Electric car maker Tesla has posted four consecutive quarters of profit for the first time in its 17-year history. The record makes it eligible for inclusion in the S&P 500 index of US stocks. Despite the global pandemic, the car maker eked out a $104 million profit in Q2. Tesla shares have already been on a run ahead of this news. The share price hit a low of $361 on 18 March but have since soared to $1,592. Investors reacted mutedly to the profit news however, with the share price gaining 1.53% on the day.
Elsewhere the US dollar extended its losses, falling for the fourth session in a row. The weakening of the dollar highlights investor concerns around a second wave of coronavirus in the US. The falls are however spurring investments in areas of the market that become good value as the major world currency’s value declines. Precious metal stocks and Treasury bonds have all risen on the weakening dollar as foreign investors take advantage of the cheapening stocks. The gold price has risen to $1,865 a troy ounce, just 1.4% off its 2011 high from the last recession.
Healthcare and housebuilders on the up as energy stocks retreat
The three major stock indices in the US were all up modestly on Wednesday, led higher by a mixture of healthcare, tech and companies, benefiting from reopening. In the S&P 500, which closed 0.6% higher, HCA Healthcare led the way, gaining 12% while home construction firm NVR was up 10.7% and graphics card manufacturer AMD rose 8.4%. The rest of the top 10 were a mixed bag of healthcare, financial and manufacturing. In the Dow Jones, pharmaceutical maker Pfizer was up 5.1% while Dow Inc rose 3%. Energy stocks went into retreat however with several in the top 10 fallers in the S&P 500. FirstEnergy Corp lost most heavily, down 20.9% while financial firm Northern Trust Corp was down 5.3%. In the Dow Jones, the biggest fallers on the day were also financial and energy with Goldman Sachs retreating 2.8% and ExxonMobil down 2.3%.
In the Nasdaq Composite, energy firm U.S. Energy Corp rose 56% on the back of soaring oil prices. Coming in close behind was Kingold Jewelry, up 46.3%. Healthcare firms were among the biggest losers on the day, however, including Midatech Pharma, down 31.6% and Novan Inc, down 31.1%.
S&P 500: 0.6% Wednesday, 1.4% YTD
Nasdaq Composite: -0.2% Wednesday, 19.3% YTD
Dow Jones Industrial Average: 0.6% Wednesday, -5.4% YTD
UK stocks cool on Brexit trade fear and China tensions
Both major UK stock indices fell on Wednesday on the back of rising China tensions and Brexit trade gloom, with the FTSE 100 down 1%. Both indices dipped on the news that the UK Government was close to ‘giving up hope’ of a Brexit trade deal as World Trade Organisation arrangements loomed. Similarly, fears of mounting tensions with China continue to weigh on the minds of investors. The best performer on the day for the FTSE 100 was Kingfisher plc, owner of the B&Q retail chain, which gained 14.6% on the back of better-than-expected outlook for profits. It was followed by mining firm Fresnillo, up 9.6% and packaging firm Smurfit Kappa, up 2.8%. Leading the FTSE 100 down, however, was turnaround specialist Melrose Industries, down 14.2%, as it announced job cuts and a halting of the dividend. It was followed by hotel and restaurant firm Whitbread and high-end fashion house Burberry Group, both down 4.1%. In the FTSE 250, which lost just 0.2%, the biggest rise was Mediclinic International, rising 15.6%, followed by Computacenter at 12.3% and Petropavlovsk up 8.7%.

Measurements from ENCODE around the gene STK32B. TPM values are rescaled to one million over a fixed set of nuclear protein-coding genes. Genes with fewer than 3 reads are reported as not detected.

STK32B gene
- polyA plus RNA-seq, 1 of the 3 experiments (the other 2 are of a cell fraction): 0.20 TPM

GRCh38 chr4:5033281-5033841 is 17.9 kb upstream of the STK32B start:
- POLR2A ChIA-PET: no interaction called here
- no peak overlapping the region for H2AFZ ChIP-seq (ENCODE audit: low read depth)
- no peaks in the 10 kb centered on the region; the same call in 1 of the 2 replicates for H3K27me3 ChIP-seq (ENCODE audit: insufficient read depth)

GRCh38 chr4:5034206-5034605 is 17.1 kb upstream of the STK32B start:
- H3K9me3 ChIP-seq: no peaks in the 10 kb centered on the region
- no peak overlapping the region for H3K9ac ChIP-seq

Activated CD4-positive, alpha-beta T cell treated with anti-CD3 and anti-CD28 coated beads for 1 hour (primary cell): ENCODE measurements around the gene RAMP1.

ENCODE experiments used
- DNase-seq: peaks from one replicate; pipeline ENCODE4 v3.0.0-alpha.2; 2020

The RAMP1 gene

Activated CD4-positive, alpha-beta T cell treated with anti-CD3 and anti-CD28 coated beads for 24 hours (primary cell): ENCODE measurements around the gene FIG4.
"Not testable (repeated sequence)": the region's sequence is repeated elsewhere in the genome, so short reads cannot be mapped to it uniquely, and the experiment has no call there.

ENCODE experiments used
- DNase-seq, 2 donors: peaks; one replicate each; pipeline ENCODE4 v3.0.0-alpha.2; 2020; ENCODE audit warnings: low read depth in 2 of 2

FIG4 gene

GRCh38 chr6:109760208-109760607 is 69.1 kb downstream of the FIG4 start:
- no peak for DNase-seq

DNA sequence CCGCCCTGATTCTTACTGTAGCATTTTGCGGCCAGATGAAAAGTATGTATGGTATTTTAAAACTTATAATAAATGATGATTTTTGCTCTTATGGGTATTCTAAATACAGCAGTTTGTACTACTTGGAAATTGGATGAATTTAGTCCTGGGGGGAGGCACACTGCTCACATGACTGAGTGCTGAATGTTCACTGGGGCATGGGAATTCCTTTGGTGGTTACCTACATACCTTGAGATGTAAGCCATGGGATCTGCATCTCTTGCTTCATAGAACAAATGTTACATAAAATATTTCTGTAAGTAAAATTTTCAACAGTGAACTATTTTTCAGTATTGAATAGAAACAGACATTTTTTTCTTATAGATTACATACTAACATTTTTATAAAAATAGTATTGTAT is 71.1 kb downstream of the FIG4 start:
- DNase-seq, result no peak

FTSE 100: -1% Tuesday, -17.6% YTD
FTSE 250: -0.2% Tuesday, -20.1% YTD
What to watch
RBS: The Royal Bank of Scotland, or RBS, is no more and is now known as NatWest. It reports interim results amid a flurry of announcements to promote the name change. The bank’s bosses admitted the RBS brand had become ‘toxic’ and so settling on the familiar NatWest is an attempt to move away from the post-crisis image of a failed, nationalised bank. The lender reports interim results on Friday, with a tough outlook predicted as it weathers the storm of coronavirus, with withheld credit payments from borrowers affecting profits. The bank is well-capitalised, however, thanks to stringent stress-test measures in place. Investors don’t seem enamoured by this, as the share price has mostly flatlined in 2020.
Crypto corner: regulator clears the way for US banks to hold cryptocurrency
The Office of the Comptroller of the Currency (OCC) has announced, in a letter seen by Coindesk, it is now permitting US Banks to hold cryptoassets for their customers.
The announcement clears the way for mainstream regulated banks to hold unique cryptographic keys for cryptoasset wallets, essential for such providers to store digital wealth assets for clients. The measure paves the way not only for private clients to hold digital assets at banking providers, but also for cryptoasset firms to deal more easily in digital assets instead of relying on fiat currency.
The letter, addressed to an unidentified bank, stated: “The OCC recognizes that, as the financial markets become increasingly technological, there will likely be increasing need for banks and other service providers to leverage new technology and innovative ways to provide traditional services on behalf of customers.”
The current head of the OCC, Brian Brooks, is a former Coinbase executive who has begun introducing various technological reforms to help financial institutions better utilise modern financial technologies such as cryptoassets.